The Weberknecht - Wanted poster


Surname: Weberknecht
Other names: Cutter
Latin name: Opiliones
class: Insects
size: 5 - 20mm
mass: ?
Older: about a year
Appearance: eight-legged
Sexual dimorphism: No
Nutrition type: Insectivore (insectivore)
food: Insects
distribution: worldwide
original origin: unknown
Sleep-wake rhythm: day and night active
habitat: Heaths, moors, forest, meadow
natural enemies: insectivorous birds
sexual maturity: ?
mating season: depending on location
oviposition: up to 500 eggs
social behavior: Loners
Threatened with extinction: No
Further profiles of animals can be found in the Encyclopaedia.

Interesting about the Weberknecht

  • The Weberknechte or Opiliones describe an order within the arachnids, which includes about four thousand species worldwide.
  • Central Europe is home to about 110 species of weavers, about 40 of which are found in Germany, Austria and Switzerland.
  • Depending on the species, grooms without their long legs are between a few millimeters and about one centimeter long, whereby the females are larger than the males.
  • Her body is oval in shape and gray or brown in color. Some species are noticeable by a clear pattern of the back part.
  • The Weberknechte are often confused with the Webspinnen, but in contrast to these can not form filaments because they lack the spinnerets. In addition, they do not have the venom glands of the spiders, but can produce similar secretions with stink glands.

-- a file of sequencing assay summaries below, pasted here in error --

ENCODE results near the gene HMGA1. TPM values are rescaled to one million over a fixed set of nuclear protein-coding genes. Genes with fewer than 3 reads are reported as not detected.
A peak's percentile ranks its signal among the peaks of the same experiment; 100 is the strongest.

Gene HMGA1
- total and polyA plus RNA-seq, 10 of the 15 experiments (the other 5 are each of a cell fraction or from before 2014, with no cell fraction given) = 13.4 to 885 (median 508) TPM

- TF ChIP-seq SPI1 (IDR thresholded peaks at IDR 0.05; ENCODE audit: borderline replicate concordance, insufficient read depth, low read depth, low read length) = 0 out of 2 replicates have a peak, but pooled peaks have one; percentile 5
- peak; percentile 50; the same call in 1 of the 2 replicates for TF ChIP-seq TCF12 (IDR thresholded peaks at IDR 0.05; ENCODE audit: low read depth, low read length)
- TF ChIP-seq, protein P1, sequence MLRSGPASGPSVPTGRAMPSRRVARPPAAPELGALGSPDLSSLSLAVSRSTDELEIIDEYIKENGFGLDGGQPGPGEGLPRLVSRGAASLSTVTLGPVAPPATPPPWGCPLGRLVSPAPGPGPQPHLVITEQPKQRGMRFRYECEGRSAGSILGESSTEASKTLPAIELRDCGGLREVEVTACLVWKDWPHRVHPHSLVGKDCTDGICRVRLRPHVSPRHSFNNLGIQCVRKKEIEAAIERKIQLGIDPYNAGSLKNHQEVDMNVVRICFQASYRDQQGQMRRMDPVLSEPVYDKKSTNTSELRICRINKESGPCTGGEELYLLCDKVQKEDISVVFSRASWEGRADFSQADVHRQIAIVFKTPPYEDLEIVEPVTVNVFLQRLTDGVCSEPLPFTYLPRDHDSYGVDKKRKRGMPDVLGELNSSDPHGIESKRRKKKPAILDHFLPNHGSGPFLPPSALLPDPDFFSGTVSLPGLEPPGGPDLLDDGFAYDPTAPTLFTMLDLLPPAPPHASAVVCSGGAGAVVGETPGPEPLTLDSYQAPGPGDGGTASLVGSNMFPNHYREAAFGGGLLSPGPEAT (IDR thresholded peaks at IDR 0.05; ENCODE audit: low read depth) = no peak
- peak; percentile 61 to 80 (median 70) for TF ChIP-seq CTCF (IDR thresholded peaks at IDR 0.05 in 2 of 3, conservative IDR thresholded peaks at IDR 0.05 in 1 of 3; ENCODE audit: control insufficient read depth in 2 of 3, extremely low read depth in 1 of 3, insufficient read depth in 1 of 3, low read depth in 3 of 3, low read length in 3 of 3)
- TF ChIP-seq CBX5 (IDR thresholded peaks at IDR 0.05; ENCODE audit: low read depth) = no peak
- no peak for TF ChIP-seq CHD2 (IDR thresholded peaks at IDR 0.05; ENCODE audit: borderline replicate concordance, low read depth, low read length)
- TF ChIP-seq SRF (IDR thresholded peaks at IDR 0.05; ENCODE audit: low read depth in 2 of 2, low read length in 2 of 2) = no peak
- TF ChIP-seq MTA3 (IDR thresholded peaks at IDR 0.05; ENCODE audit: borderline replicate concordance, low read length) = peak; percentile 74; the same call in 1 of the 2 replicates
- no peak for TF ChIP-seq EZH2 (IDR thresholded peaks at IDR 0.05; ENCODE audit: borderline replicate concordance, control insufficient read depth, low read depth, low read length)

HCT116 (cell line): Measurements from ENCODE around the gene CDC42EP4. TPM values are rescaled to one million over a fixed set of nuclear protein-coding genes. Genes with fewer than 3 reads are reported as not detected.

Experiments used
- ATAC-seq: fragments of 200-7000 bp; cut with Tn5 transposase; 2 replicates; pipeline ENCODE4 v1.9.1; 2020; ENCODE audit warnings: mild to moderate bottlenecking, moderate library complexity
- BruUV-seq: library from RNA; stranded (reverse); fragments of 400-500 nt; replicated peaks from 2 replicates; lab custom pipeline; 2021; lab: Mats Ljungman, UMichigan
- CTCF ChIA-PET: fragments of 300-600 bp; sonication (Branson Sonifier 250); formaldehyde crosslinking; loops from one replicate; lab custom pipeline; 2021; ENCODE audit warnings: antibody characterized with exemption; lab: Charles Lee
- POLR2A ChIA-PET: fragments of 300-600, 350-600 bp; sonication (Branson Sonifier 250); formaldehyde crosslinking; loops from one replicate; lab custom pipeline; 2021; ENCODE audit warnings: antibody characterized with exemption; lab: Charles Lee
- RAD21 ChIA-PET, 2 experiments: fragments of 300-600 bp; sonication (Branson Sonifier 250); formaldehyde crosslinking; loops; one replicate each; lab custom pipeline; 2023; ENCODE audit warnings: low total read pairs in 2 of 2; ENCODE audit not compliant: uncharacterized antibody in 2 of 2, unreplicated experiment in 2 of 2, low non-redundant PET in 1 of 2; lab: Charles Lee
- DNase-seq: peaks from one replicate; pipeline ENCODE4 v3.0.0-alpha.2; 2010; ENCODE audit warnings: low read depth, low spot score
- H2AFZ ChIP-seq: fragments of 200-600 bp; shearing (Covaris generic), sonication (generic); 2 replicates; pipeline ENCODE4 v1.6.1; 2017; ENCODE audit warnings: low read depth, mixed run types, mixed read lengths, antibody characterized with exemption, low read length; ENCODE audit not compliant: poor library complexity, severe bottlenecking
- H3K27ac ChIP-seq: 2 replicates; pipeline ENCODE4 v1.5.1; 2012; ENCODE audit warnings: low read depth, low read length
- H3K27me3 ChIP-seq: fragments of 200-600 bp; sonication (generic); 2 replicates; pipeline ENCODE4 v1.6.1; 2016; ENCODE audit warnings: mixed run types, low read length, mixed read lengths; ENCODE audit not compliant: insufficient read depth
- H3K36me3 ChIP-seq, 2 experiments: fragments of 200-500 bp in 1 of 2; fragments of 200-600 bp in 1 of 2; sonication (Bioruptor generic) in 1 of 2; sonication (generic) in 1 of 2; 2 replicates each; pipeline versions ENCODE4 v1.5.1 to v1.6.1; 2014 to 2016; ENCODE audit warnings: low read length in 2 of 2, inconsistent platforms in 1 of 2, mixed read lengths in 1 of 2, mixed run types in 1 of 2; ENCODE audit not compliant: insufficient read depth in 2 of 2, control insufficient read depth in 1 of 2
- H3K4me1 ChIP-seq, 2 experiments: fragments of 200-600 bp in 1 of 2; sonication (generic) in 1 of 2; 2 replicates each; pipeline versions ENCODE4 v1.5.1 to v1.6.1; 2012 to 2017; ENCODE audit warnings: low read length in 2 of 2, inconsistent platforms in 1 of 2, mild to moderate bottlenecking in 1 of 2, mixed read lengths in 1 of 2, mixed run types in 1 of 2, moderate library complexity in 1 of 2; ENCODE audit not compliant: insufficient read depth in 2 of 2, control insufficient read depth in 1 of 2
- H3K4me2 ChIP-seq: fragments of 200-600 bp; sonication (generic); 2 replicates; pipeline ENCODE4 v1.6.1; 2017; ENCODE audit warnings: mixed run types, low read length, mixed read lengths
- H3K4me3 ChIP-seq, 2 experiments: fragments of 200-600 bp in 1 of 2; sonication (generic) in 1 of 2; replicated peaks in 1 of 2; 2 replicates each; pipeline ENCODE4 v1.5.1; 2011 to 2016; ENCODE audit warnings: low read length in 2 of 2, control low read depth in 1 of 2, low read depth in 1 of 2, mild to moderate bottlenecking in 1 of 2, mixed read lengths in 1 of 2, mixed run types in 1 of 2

• Her head is barely visible to the naked eye as it is hardly detached from the body.
  • At the front end of the head there are three cheliceras that form a pair of scissors and an eye mound where two lateral lens eyes sit.
  • The most striking feature of the weavers' leash is their long, vividly articulated legs. These enable the weaver to entwine blades of grass, leaves and twigs and thereby skillfully and safely move from plant to plant.
  • Weberknechte live on shrubs, meadows and trees, as well as Bodenbewohner. Some species also like to stick to house walls, in human dwellings and on rock walls.
  • The Weberknecht is a predominantly nocturnal animal that hides during the day in its shelters.
  • On walls, rocks and on the ground, weberknechte go in search of food.
  • They capture small arthropods that do not overpower them with poison, but eat them alive. As omnivores, they also feed on dead small animals and plant materials.
  • The female then lays the eggs in tiny crevices or holes on the floor. Only a few species take care of the females after egg laying around the brood.
  • His legs, which are provided with predetermined breaking points, can be thrown off by the weaver if he feels threatened by a predator. He escapes while the dropped leg wins and distracts the attacker.